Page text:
# Production of very fine grained materials

Since recrystallization is driven by reduction of stored energy, the amount of cold work influences the grain size evolution. Materials with grain sizes down to the nanometer scale can be obtained by exposing the material to severe plastic deformation (SPD). Such SPD processes include Equal Channel Angular Pressing/Extrusion (ECAP/ECAE), Asymmetric Rolling (ASR), Multi-Directional Forging (MDF), High-Pressure Torsion (HPT) and Twist Extrusion (TE). Some of these processes are discussed further below.

During ECAP, studied in Hallberg et al. (2010), the material specimen is pressed through a channel die as illustrated below.

The amount of effective plastic deformation, denoted by $\displaystyle \varepsilon_{\mathrm{eff}}^{\mathrm{p}}$, that is imposed onto the specimen in each pass can be estimated from knowledge of the die geometry according to

$\displaystyle \varepsilon_{\mathrm{eff}}^{\mathrm{p}}=\frac{N_{\mathrm{pass}}}{\sqrt{3}}\left[2\mathrm{cot}\left(\frac{\Phi}{2}+\frac{\Psi}{2}\right)+\Psi\mathrm{cosec}\left(\frac{\Phi}{2}+\frac{\Psi}{2}\right)\right]$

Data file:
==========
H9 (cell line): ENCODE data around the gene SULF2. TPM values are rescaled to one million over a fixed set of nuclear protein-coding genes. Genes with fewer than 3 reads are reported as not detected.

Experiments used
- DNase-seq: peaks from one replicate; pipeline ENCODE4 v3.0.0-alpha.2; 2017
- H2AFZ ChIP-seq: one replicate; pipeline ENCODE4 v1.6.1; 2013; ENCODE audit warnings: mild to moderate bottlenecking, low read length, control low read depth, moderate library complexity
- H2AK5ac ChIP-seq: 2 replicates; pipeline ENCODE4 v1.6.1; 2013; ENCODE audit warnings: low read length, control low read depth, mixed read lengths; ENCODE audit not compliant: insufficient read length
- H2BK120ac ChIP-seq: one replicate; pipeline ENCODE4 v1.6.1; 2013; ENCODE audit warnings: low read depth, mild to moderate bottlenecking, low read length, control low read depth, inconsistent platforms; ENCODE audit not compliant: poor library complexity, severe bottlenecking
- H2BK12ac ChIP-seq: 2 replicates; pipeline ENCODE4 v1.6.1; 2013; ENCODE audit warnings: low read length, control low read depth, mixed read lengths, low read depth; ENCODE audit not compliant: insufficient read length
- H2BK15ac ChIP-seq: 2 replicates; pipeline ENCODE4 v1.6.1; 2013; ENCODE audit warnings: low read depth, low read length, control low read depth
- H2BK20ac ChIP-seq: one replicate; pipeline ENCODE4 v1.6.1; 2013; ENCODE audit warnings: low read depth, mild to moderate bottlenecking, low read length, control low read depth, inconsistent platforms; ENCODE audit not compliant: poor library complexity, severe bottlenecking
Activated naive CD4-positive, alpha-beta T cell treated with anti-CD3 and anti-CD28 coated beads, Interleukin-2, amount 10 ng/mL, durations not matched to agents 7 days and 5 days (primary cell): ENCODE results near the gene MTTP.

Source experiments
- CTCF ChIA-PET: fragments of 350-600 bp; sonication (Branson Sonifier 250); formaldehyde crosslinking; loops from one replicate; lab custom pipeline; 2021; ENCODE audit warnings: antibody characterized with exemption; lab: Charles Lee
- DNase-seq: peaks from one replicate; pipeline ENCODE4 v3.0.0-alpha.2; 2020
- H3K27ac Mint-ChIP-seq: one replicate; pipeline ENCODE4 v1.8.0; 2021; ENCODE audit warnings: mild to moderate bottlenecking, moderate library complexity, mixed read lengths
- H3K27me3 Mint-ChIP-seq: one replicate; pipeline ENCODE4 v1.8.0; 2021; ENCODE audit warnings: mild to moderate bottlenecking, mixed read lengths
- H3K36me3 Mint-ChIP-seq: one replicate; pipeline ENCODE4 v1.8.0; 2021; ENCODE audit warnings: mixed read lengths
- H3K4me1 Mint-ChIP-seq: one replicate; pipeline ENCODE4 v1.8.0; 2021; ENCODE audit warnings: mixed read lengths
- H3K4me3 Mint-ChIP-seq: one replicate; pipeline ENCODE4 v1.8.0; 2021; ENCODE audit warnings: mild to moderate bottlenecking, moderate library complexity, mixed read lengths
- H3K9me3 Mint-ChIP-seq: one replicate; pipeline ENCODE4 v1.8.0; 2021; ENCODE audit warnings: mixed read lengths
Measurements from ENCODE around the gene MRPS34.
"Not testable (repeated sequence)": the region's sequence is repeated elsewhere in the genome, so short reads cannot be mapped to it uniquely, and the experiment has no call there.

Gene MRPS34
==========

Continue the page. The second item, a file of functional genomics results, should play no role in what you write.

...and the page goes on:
Varying the channel geometry thus allows control of the amount of plastic deformation that is exerted onto the specimen in each pass through the die. If the specimen is rotated between each pass through the die, different standardized processing routes can be obtained.

Another SPD process is asymmetric rolling, discussed in Hallberg (2013), where a conventional rolling process can be made asymmetric by different methods.

The asymmetry of the process can be induced by having different radii $r$ of the rolls, by different roller velocities, i.e. $\omega_{1}\ne\omega_{2}$ or by different friction/lubrication conditions at each side of the sheet. The asymmetry increases the shear deformation of the rolled sheet and hence the total amount of effective plastic deformation.